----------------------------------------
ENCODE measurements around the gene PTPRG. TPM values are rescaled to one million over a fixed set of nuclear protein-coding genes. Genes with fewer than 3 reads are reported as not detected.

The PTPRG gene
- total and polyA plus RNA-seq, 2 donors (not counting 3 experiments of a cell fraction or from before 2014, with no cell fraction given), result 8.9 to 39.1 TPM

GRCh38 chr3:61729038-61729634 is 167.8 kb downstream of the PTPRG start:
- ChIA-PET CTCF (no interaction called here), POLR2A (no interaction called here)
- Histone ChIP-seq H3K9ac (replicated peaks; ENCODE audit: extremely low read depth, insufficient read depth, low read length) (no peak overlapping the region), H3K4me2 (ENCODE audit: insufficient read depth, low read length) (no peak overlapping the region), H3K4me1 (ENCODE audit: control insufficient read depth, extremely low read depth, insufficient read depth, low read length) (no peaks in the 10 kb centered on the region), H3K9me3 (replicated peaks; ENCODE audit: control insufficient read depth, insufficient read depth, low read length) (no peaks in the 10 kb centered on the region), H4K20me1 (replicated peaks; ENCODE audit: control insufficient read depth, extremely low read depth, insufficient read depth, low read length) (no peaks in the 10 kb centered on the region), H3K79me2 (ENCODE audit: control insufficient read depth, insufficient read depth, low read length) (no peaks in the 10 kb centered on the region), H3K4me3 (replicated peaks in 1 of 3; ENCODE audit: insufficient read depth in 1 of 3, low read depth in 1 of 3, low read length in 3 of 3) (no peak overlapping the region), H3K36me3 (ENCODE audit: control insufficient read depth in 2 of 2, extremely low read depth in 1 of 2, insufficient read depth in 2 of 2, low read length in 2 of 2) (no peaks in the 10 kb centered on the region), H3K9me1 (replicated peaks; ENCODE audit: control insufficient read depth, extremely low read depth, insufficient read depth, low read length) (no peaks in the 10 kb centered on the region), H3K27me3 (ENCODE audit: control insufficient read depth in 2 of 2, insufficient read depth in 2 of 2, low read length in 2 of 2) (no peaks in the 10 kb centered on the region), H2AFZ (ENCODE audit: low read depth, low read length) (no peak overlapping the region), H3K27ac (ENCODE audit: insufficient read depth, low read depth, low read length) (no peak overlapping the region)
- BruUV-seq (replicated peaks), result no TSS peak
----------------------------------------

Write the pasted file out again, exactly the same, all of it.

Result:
ENCODE measurements around the gene PTPRG. TPM values are rescaled to one million over a fixed set of nuclear protein-coding genes. Genes with fewer than 3 reads are reported as not detected.

The PTPRG gene
- total and polyA plus RNA-seq, 2 donors (not counting 3 experiments of a cell fraction or from before 2014, with no cell fraction given), result 8.9 to 39.1 TPM

GRCh38 chr3:61729038-61729634 is 167.8 kb downstream of the PTPRG start:
- ChIA-PET CTCF (no interaction called here), POLR2A (no interaction called here)
- Histone ChIP-seq H3K9ac (replicated peaks; ENCODE audit: extremely low read depth, insufficient read depth, low read length) (no peak overlapping the region), H3K4me2 (ENCODE audit: insufficient read depth, low read length) (no peak overlapping the region), H3K4me1 (ENCODE audit: control insufficient read depth, extremely low read depth, insufficient read depth, low read length) (no peaks in the 10 kb centered on the region), H3K9me3 (replicated peaks; ENCODE audit: control insufficient read depth, insufficient read depth, low read length) (no peaks in the 10 kb centered on the region), H4K20me1 (replicated peaks; ENCODE audit: control insufficient read depth, extremely low read depth, insufficient read depth, low read length) (no peaks in the 10 kb centered on the region), H3K79me2 (ENCODE audit: control insufficient read depth, insufficient read depth, low read length) (no peaks in the 10 kb centered on the region), H3K4me3 (replicated peaks in 1 of 3; ENCODE audit: insufficient read depth in 1 of 3, low read depth in 1 of 3, low read length in 3 of 3) (no peak overlapping the region), H3K36me3 (ENCODE audit: control insufficient read depth in 2 of 2, extremely low read depth in 1 of 2, insufficient read depth in 2 of 2, low read length in 2 of 2) (no peaks in the 10 kb centered on the region), H3K9me1 (replicated peaks; ENCODE audit: control insufficient read depth, extremely low read depth, insufficient read depth, low read length) (no peaks in the 10 kb centered on the region), H3K27me3 (ENCODE audit: control insufficient read depth in 2 of 2, insufficient read depth in 2 of 2, low read length in 2 of 2) (no peaks in the 10 kb centered on the region), H2AFZ (ENCODE audit: low read depth, low read length) (no peak overlapping the region), H3K27ac (ENCODE audit: insufficient read depth, low read depth, low read length) (no peak overlapping the region)
- BruUV-seq (replicated peaks), result no TSS peak